A client asked me today when does old-style direct mail turn into relationship marketing? I said…
- When it’s about the whole relationship—web, emarketing, mail and human channels—and all of these know the customer equally well.
- When all of these channels are enabled to deliver offers and services that demonstrate that customer knowledge.
- When the focus is on the customer’s lifetime value, with measurement to match, rather than making a single product sale in a silo.
- When the lines between service, marketing and sales are seamless and invisible to the customer.
An article in Dow Jones Newswires yesterday reported that Citi has reorganized its U.S. retail banking and credit card operations, in order to improve sales and service. The reorganization is based around customer segments, product development, and distribution. In announcing the reorganization, Citi acknowledged that its previous structure was too product-centric.
In recent years, banks have emphasized their renewed focus on relationship banking. These banks are now starting to understand that, to achieve their vision of relationship optimization, strategy and structure need to be in synch. Benefits of having customer-based organizational structure:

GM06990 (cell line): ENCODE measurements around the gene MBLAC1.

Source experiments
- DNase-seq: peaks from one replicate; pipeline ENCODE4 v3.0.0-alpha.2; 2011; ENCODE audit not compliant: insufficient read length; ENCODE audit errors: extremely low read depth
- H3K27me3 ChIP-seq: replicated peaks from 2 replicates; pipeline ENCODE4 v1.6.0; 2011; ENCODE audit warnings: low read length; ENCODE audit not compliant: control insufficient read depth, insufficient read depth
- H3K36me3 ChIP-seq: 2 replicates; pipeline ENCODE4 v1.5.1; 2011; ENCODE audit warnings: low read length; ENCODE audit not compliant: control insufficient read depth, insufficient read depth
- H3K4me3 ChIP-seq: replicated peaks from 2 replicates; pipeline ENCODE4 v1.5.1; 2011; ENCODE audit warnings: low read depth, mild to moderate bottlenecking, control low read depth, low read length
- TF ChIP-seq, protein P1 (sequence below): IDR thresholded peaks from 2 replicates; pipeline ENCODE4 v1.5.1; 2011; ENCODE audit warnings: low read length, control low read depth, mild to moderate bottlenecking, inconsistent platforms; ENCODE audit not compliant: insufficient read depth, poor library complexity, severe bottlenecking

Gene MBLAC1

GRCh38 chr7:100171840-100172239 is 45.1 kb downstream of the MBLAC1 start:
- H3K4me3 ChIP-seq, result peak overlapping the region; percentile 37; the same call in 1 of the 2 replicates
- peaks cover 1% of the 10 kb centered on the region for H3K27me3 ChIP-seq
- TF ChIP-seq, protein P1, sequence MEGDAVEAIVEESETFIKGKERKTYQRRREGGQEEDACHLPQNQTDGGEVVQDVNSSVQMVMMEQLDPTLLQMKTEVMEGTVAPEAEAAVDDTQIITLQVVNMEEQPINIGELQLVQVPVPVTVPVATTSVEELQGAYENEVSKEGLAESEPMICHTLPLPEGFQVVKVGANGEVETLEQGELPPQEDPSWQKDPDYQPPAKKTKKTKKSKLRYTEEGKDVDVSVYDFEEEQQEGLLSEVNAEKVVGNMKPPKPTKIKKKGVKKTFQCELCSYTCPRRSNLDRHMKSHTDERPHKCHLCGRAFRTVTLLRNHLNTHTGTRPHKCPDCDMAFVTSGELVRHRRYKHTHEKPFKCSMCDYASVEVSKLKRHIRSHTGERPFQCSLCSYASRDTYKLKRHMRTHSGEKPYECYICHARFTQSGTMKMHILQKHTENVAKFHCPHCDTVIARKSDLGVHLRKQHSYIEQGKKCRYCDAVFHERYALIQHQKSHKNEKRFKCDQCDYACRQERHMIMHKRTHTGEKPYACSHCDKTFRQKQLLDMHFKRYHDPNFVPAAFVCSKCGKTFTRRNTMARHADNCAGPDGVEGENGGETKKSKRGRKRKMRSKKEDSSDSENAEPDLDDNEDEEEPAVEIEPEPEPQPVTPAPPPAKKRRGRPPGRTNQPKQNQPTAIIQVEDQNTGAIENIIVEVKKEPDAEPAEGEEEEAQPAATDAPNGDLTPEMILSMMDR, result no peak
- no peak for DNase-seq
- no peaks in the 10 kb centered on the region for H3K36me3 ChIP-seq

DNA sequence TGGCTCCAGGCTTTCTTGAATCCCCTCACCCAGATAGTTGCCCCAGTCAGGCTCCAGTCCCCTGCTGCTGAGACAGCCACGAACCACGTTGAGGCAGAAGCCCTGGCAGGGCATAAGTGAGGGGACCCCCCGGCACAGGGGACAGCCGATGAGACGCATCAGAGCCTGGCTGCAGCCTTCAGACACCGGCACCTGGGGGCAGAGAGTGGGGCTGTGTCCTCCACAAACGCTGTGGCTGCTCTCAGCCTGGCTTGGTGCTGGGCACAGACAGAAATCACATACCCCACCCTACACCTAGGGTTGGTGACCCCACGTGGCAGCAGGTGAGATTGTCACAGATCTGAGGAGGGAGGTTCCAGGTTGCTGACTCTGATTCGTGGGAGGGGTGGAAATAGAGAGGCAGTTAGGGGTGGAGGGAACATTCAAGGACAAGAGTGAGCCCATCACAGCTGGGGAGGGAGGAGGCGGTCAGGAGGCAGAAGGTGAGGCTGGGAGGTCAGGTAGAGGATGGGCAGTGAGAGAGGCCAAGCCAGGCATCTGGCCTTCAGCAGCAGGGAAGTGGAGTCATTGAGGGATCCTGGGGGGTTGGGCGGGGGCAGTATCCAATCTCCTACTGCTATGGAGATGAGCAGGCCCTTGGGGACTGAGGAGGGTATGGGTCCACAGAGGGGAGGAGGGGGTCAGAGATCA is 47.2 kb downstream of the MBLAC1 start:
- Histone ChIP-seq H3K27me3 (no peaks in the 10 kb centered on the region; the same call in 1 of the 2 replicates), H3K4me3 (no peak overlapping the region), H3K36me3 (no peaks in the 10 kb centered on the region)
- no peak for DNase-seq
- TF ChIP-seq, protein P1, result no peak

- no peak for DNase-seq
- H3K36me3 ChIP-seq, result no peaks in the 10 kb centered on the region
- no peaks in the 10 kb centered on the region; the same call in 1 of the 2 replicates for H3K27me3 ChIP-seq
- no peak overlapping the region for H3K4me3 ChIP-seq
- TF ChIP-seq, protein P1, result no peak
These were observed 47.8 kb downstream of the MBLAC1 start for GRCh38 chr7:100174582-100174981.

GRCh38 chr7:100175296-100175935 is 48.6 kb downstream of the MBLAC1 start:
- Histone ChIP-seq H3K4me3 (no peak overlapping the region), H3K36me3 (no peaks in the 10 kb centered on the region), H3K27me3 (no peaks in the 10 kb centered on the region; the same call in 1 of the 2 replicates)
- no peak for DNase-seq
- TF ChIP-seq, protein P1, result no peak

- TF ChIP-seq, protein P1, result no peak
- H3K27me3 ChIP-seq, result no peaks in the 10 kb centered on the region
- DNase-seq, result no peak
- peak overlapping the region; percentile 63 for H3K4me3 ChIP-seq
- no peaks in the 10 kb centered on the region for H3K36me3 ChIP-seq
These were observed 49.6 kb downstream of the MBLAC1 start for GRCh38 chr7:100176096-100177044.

- The company has a much greater ability to anticipate, and react to, changes in the marketplace
- Customer ownership rules are more clearly delineated
- Product development starts from the perspective of the customer rather than the product
- Employee compensation is based on the attainment of customer-focused metrics (acquisition, retention, lifetime value), rather than reaching sales goals for products that may adversely affect long-term relationships
- Sales teams become more specialized around different segments, develop a more holistic understanding of customer needs, and can present more comprehensive solutions. Training and sales support are also recast to focus on segments rather than products